Professional Development

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A Look at Literacy: La Prensa Libre de Simpson Street

The Afterschool Alliance, in partnership with Dollar General Literacy Foundation, recently honored La Prensa Libre de Simpson Street in Monona, Wisconsin, for demonstrated excellence in helping develop literacy skills of English language learner students.

The program operates as a student-run newspaper, where students determine which topics to investigate, work together to develop articles and review and revise article drafts.

Executive Director James Kramer offers an inside look at his program's work.

How many E language learner students does La Prensa Libre de Simpson Street serve, and from what backgrounds?

About 165 Simpson Street Free Press student reporters are ELL students and/or enrolled in Dual Language Immersion programs at school.

What specific challenges do your ELL students face?

"After-school and summer learning programs can help ELL students negotiate the complicated task of keeping up with grade-level academic content while concurrently developing their English proficiency, thus reducing the gaps in academic achievement between ELLs and their native English-speaking peers." – Lisa Pray, Supporting English Language Learners Afterschool and Summer

We follow modern research in the OST field, and we know that time set aside for one-on-one close reading and reading for pleasure is limited during the school day. That's where OST programs come in. Afterschool and summer programs that focus on writing and literacy can have tremendous impact, in particular for ELL students. We provide crucial literacy support and homework help. ELL students build writing and reading skills while simultaneously keeping up with grade level content.

How does La Prensa's project-based approach help students develop literacy skills?

Writing for publication is project-based learning. So is running a small business. Ideas drive our business. Students learn to innovate, write well and publish on multiple platforms. Our content and coverage have to be interesting—we want young readers to be inspired. La Prensa students improve reading proficiency and overall school performance because they want to publish quality articles. The tools and structure in place at La Prensa support students throughout the publishing process. They learn the ropes and move up the newsroom ranks.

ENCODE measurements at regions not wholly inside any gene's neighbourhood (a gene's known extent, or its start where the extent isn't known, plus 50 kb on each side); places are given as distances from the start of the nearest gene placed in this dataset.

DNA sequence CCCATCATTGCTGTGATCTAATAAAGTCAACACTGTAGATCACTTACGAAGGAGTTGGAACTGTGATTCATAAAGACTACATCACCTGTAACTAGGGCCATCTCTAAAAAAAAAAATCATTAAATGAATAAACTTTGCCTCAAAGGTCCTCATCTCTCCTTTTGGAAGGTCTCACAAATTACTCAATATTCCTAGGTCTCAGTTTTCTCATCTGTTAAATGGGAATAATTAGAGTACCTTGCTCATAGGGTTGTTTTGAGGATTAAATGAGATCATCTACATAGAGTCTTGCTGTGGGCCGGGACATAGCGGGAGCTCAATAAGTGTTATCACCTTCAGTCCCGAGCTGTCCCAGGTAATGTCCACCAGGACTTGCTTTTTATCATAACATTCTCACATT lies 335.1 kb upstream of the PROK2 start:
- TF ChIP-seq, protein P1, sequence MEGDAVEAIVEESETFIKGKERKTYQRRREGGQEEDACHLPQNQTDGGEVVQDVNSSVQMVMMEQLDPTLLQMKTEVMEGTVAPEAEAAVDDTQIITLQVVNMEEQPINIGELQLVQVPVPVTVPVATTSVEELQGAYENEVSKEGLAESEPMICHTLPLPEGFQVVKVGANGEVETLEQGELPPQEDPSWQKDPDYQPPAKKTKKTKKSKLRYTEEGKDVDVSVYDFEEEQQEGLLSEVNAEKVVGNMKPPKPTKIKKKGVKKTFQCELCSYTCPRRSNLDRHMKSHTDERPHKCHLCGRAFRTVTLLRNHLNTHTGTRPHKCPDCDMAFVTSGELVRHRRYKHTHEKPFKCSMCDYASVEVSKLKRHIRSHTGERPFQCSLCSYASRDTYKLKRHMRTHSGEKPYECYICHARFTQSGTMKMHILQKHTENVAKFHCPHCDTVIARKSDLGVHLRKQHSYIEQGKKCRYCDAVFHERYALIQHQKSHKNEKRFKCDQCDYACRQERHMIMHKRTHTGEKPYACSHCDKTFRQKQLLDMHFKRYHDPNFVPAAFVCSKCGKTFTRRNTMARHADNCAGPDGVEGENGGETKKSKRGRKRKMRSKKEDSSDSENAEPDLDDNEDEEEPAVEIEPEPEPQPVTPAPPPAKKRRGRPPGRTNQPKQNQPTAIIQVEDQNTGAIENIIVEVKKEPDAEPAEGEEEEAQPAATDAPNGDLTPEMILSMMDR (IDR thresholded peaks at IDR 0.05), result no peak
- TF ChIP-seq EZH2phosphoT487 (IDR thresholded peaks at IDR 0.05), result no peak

La Prensa's newsroom is student-run. What roles do your staff members play, and how do you foster autonomy in students?

La Prensa students read and write extensively. They steward their research/writing assignments through several rounds of revision, fact-checking and editing. We refer to this process as the "production pipeline." Throughout the newsroom production process, editors (and older students) assist the young writers. We use peer review and one-on-one writing conferences with editors to increase close reading opportunities and close reading dosage. This newsroom process (or structure) builds autonomy among our students. They learn to use the newsroom systems to finish their articles and see them published. Students learn to revise their own work, and the work of others. They learn methods and strategies that are easily transferred to the classroom. "Gradual Release of Responsibility" is a key strategy at SSFP.

In what ways do you encourage bilingualism in your program?

Many ways. First and foremost, we encourage students to understand that reading and writing (in any language) builds literacy. We encourage a lifelong love of reading and learning. Our newsrooms encourage exploration through reading and research. Any new dinosaur discovery, Mars space probe, or local art gallery is a lesson plan for us. Our methods inspire curiosity.

Students work across languages and across the curriculum. They often translate each other's work. A student can write an article in Spanish, then work with peers to translate the piece into English—and then publish it, complete with photos. Our students often publish in English using sources written in Spanish. This process, of course, can work the other way, too. La Prensa students are constantly reading, writing, editing and assisting peers. Working across languages builds literacy skills and fosters teamwork. Exploration fosters curiosity and academic confidence.

What does it mean for your program to be recognized by the Dollar General Literacy Foundation? How will this help your program?

It means the world to us. We have watched the work of the Afterschool Alliance for many years. We follow much of the same research in the OST field. Achievement gaps in Wisconsin are among the worst in the nation, and almost half of students in local schools are ELL learners. Our goal is to confront these disparities with cutting-edge literacy curriculum specifically designed for OST. La Prensa supports the school day, but does not replicate the classroom. Recognition from Afterschool Alliance and Dollar General affirms our focus on literacy and project-based learning. We are grateful, and anxious to continue our partnership. We are proud of our results.

Courtesy of La Prensa Libre de Simpson Street.

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